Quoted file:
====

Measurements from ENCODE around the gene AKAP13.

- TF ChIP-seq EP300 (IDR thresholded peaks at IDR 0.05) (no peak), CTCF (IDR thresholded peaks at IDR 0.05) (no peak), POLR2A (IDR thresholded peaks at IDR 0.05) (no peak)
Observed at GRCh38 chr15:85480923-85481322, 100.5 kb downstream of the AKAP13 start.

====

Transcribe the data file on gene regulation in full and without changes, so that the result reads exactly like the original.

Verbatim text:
Measurements from ENCODE around the gene AKAP13.

- TF ChIP-seq EP300 (IDR thresholded peaks at IDR 0.05) (no peak), CTCF (IDR thresholded peaks at IDR 0.05) (no peak), POLR2A (IDR thresholded peaks at IDR 0.05) (no peak)
Observed at GRCh38 chr15:85480923-85481322, 100.5 kb downstream of the AKAP13 start.